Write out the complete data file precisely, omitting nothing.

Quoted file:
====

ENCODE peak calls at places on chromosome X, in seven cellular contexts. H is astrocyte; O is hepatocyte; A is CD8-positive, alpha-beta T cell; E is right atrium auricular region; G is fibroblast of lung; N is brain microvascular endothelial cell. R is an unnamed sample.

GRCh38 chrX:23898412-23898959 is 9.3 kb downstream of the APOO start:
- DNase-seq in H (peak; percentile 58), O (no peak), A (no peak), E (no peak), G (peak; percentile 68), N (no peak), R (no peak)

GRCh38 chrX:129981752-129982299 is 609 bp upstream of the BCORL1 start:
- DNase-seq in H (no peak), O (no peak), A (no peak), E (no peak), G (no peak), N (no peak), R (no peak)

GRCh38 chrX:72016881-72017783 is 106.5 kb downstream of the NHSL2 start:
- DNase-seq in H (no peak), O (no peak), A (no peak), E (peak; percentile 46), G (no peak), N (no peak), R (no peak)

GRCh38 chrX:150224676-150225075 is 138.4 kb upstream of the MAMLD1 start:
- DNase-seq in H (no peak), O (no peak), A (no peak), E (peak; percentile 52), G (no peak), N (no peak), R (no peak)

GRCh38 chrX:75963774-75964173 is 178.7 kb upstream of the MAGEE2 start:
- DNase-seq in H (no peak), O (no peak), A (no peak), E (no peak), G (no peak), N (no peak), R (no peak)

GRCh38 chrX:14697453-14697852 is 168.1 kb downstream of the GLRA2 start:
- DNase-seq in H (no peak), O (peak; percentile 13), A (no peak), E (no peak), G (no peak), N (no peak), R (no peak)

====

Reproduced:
ENCODE peak calls at places on chromosome X, in seven cellular contexts. H is astrocyte; O is hepatocyte; A is CD8-positive, alpha-beta T cell; E is right atrium auricular region; G is fibroblast of lung; N is brain microvascular endothelial cell. R is an unnamed sample.

GRCh38 chrX:23898412-23898959 is 9.3 kb downstream of the APOO start:
- DNase-seq in H (peak; percentile 58), O (no peak), A (no peak), E (no peak), G (peak; percentile 68), N (no peak), R (no peak)

GRCh38 chrX:129981752-129982299 is 609 bp upstream of the BCORL1 start:
- DNase-seq in H (no peak), O (no peak), A (no peak), E (no peak), G (no peak), N (no peak), R (no peak)

GRCh38 chrX:72016881-72017783 is 106.5 kb downstream of the NHSL2 start:
- DNase-seq in H (no peak), O (no peak), A (no peak), E (peak; percentile 46), G (no peak), N (no peak), R (no peak)

GRCh38 chrX:150224676-150225075 is 138.4 kb upstream of the MAMLD1 start:
- DNase-seq in H (no peak), O (no peak), A (no peak), E (peak; percentile 52), G (no peak), N (no peak), R (no peak)

GRCh38 chrX:75963774-75964173 is 178.7 kb upstream of the MAGEE2 start:
- DNase-seq in H (no peak), O (no peak), A (no peak), E (no peak), G (no peak), N (no peak), R (no peak)

GRCh38 chrX:14697453-14697852 is 168.1 kb downstream of the GLRA2 start:
- DNase-seq in H (no peak), O (peak; percentile 13), A (no peak), E (no peak), G (no peak), N (no peak), R (no peak)